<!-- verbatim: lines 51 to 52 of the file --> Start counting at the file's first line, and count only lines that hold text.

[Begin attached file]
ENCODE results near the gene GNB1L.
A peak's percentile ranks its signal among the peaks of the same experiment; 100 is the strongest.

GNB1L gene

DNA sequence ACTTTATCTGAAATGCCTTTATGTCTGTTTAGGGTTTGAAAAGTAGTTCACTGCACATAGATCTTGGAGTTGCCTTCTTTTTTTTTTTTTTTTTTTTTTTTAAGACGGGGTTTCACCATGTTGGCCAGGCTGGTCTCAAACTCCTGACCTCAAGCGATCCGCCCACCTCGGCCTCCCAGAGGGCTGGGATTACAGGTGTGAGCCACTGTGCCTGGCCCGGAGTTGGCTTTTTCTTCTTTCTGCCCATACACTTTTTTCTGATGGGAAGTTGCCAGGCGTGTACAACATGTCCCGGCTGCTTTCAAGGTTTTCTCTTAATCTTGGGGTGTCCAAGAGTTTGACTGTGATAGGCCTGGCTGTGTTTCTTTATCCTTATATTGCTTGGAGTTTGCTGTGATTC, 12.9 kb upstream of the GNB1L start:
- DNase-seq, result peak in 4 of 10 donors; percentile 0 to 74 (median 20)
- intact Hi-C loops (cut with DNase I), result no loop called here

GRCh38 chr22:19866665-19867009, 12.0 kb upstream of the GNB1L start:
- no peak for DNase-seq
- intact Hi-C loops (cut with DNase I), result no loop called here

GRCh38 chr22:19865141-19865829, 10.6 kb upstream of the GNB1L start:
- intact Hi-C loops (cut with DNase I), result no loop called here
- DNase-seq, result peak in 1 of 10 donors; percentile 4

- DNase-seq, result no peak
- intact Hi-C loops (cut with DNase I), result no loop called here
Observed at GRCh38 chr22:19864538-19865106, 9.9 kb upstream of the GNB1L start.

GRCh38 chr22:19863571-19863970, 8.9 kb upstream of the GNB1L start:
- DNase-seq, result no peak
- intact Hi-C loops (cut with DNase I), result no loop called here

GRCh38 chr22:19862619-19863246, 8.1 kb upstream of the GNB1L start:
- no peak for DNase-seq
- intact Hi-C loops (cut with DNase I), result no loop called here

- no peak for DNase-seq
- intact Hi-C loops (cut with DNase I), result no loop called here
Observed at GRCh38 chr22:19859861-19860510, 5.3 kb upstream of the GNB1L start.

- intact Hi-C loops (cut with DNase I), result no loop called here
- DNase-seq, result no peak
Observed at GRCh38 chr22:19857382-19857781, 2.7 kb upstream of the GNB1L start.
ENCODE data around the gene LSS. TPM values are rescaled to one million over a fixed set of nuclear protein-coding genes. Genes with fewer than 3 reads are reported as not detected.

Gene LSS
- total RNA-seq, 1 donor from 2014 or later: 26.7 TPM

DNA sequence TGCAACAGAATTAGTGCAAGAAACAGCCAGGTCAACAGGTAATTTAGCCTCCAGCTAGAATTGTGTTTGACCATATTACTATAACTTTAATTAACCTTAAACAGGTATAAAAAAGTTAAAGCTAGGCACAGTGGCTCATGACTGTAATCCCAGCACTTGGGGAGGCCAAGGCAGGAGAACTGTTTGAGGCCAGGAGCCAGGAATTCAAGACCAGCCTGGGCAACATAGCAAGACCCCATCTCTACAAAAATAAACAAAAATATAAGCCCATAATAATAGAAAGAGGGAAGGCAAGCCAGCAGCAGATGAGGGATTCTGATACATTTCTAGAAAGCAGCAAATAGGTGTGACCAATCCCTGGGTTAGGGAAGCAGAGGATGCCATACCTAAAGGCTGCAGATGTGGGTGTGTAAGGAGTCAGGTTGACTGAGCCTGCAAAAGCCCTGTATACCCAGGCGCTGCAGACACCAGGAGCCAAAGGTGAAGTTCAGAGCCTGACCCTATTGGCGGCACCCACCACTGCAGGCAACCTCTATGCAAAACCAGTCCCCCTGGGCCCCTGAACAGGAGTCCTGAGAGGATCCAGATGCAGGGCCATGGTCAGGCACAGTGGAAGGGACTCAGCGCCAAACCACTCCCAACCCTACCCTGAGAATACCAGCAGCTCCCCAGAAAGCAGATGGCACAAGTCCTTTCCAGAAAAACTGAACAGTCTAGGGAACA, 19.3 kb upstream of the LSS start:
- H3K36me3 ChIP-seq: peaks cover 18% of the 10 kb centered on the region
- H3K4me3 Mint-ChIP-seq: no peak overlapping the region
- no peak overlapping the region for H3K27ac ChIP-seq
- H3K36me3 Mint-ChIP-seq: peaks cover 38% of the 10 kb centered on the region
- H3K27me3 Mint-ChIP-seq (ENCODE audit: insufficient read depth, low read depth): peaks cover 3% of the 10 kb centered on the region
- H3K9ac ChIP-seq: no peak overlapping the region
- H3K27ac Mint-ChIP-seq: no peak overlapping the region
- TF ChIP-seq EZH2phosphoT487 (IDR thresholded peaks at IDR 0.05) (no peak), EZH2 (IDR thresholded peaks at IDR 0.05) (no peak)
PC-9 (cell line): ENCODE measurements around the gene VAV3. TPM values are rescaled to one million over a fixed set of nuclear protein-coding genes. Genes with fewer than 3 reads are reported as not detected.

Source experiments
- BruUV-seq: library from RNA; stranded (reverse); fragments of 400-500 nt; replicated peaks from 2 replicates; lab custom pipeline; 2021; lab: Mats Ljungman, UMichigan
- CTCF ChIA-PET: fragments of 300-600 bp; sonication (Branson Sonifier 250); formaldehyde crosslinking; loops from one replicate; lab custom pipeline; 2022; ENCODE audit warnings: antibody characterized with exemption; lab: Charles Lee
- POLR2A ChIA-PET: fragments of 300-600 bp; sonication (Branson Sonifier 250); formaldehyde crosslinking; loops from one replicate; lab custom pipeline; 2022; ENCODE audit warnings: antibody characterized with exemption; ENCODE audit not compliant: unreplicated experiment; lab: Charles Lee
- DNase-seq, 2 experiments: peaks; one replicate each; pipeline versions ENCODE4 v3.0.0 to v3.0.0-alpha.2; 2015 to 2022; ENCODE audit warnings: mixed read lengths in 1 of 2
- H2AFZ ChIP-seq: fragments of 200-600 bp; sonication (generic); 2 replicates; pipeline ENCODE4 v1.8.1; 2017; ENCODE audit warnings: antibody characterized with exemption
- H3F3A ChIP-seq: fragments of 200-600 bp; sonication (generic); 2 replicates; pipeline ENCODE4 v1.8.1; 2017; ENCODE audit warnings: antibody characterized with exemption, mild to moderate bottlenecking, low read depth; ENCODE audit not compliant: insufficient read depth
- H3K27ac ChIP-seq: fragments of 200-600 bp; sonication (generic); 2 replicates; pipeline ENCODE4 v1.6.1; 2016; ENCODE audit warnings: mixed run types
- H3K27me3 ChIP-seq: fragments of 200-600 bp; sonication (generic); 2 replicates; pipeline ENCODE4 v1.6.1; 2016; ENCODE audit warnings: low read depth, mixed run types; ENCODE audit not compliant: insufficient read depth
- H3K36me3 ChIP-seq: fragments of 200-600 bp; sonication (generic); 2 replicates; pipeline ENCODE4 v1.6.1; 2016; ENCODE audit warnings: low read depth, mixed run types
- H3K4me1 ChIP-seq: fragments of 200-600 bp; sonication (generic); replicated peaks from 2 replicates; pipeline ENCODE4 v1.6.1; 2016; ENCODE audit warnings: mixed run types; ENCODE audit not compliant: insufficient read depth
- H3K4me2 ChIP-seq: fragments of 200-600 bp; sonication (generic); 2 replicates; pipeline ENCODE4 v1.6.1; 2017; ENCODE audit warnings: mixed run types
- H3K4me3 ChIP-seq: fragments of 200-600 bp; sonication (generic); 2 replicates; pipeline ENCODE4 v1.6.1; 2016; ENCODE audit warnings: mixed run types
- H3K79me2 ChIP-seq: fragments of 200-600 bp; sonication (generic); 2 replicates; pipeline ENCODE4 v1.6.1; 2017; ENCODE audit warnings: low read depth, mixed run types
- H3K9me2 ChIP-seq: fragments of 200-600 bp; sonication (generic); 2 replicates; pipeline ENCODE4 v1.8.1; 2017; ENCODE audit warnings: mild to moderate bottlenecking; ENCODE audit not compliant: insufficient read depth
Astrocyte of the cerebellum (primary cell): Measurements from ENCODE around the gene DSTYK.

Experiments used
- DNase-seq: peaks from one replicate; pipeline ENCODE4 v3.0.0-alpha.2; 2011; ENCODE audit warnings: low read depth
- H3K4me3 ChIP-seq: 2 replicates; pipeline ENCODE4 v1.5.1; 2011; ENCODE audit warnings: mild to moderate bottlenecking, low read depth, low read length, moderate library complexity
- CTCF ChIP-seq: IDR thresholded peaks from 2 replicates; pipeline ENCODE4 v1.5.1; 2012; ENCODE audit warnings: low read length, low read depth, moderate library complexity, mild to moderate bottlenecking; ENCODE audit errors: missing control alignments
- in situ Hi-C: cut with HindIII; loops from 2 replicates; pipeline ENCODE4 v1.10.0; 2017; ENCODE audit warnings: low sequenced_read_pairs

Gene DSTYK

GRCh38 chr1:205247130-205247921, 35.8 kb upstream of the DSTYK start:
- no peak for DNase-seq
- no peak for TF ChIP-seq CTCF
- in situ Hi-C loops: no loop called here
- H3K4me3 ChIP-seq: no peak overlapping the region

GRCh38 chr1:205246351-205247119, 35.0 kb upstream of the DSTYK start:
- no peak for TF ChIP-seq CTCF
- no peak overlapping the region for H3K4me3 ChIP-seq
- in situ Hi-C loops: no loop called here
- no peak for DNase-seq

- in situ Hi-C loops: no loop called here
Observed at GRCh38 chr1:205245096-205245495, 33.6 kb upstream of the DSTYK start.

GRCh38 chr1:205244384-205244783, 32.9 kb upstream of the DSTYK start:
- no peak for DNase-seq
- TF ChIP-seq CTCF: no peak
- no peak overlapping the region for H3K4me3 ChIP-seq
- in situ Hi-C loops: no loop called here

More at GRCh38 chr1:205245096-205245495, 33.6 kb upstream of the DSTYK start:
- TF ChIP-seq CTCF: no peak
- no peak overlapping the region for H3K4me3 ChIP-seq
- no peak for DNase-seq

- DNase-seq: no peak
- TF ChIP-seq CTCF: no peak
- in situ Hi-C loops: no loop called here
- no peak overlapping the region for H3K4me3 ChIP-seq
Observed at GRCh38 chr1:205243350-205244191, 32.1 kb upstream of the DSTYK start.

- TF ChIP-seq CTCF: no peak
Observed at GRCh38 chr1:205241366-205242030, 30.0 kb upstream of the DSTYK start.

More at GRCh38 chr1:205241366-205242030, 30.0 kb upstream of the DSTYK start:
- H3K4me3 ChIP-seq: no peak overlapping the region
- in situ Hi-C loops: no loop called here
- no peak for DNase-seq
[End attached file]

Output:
- H3K4me1 ChIP-seq: fragments of 200-600 bp; sonication (generic); replicated peaks from 2 replicates; pipeline ENCODE4 v1.6.1; 2016; ENCODE audit warnings: mixed run types; ENCODE audit not compliant: insufficient read depth
- H3K4me2 ChIP-seq: fragments of 200-600 bp; sonication (generic); 2 replicates; pipeline ENCODE4 v1.6.1; 2017; ENCODE audit warnings: mixed run types